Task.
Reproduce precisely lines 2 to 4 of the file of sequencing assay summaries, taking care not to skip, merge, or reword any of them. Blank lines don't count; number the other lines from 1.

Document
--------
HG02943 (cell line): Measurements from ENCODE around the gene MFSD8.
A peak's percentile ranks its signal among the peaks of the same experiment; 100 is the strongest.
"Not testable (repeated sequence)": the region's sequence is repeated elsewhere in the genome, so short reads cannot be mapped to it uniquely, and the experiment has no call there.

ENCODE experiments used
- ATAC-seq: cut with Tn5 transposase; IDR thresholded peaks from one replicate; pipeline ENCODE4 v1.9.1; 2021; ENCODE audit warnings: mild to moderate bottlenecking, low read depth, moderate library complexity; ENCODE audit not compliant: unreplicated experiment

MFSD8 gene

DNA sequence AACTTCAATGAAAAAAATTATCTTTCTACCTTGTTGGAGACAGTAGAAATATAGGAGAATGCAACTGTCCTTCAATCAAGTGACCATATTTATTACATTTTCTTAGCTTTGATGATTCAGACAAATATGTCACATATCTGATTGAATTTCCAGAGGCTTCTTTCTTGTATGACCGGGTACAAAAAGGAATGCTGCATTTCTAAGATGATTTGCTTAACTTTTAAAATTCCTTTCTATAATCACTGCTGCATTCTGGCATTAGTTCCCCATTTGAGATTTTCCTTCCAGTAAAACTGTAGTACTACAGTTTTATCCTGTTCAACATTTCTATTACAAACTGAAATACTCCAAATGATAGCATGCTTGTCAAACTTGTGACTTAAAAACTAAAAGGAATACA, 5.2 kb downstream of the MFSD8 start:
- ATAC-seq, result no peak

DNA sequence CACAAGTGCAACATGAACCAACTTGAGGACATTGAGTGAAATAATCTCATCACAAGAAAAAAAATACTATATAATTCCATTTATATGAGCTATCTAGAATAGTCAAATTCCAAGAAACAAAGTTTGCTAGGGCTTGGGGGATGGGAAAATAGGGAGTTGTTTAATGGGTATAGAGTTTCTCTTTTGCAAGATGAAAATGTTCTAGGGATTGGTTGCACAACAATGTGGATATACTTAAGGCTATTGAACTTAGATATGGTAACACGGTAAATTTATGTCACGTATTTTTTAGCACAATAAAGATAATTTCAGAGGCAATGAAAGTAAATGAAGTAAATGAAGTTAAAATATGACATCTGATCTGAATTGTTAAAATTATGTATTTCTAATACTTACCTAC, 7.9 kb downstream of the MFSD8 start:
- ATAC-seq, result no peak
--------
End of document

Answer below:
A peak's percentile ranks its signal among the peaks of the same experiment; 100 is the strongest.
"Not testable (repeated sequence)": the region's sequence is repeated elsewhere in the genome, so short reads cannot be mapped to it uniquely, and the experiment has no call there.

ENCODE experiments used